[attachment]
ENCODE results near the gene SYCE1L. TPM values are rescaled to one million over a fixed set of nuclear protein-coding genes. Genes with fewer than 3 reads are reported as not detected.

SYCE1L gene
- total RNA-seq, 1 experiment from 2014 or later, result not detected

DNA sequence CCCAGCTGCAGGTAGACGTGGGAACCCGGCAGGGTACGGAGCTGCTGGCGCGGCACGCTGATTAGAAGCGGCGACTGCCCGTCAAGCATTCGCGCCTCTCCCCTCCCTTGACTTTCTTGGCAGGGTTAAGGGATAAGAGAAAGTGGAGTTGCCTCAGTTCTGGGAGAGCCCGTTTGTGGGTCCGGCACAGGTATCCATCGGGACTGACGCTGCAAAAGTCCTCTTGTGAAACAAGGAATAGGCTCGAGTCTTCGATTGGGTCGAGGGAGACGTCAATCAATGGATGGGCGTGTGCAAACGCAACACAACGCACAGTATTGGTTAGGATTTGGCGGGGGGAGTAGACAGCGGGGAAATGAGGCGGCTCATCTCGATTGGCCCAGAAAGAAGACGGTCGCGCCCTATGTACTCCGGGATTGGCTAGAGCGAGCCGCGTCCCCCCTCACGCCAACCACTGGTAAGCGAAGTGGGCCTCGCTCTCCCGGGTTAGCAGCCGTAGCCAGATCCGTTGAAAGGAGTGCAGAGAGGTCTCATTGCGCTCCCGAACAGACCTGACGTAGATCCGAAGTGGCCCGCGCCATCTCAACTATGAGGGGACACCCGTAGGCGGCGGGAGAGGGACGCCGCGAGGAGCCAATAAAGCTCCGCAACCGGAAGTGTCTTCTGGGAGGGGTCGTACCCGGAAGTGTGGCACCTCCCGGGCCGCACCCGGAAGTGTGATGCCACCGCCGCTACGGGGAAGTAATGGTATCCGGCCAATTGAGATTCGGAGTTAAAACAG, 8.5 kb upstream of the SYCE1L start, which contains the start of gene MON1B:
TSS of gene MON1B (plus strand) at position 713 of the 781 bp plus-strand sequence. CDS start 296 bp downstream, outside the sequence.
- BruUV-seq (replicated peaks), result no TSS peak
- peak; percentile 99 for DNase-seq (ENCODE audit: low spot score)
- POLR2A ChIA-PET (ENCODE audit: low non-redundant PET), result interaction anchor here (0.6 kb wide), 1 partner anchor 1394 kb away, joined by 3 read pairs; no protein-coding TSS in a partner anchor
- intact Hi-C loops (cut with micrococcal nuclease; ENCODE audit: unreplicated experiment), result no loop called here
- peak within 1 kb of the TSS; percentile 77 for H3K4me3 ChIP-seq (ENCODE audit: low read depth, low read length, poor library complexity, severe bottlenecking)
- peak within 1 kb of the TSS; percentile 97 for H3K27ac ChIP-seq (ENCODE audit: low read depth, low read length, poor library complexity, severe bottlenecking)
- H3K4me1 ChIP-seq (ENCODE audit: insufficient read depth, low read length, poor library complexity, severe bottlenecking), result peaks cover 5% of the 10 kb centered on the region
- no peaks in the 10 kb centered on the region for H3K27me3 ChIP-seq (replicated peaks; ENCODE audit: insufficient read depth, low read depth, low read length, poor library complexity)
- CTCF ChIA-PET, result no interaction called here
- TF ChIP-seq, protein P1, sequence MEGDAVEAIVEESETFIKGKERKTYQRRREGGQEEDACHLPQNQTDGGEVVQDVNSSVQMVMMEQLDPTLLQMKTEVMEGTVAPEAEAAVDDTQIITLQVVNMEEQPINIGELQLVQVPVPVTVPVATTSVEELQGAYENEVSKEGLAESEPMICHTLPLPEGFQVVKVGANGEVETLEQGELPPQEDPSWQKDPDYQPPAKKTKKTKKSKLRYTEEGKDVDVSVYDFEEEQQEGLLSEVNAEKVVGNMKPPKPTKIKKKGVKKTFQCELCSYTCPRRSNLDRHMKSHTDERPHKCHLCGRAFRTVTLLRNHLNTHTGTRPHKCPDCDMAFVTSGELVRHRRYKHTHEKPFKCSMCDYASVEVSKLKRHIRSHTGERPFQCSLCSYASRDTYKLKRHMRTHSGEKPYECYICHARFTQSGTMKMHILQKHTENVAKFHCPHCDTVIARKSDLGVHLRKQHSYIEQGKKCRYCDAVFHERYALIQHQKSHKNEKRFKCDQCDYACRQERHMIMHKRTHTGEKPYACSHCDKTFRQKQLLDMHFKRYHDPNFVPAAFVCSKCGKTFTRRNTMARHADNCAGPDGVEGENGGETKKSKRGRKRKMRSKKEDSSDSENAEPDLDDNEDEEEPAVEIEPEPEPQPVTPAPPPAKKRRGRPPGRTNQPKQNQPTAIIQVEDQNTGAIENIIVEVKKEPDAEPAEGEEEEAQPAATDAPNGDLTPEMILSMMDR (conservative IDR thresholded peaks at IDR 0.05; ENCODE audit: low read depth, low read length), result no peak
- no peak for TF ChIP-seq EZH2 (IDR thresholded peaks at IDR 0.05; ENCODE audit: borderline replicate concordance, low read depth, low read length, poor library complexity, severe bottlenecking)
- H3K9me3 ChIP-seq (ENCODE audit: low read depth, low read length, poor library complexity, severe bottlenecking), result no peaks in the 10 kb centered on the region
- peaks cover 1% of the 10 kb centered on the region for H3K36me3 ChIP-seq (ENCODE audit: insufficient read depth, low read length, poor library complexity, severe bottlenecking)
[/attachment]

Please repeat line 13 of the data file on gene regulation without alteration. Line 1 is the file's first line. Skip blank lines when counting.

- no peaks in the 10 kb centered on the region for H3K27me3 ChIP-seq (replicated peaks; ENCODE audit: insufficient read depth, low read depth, low read length, poor library complexity)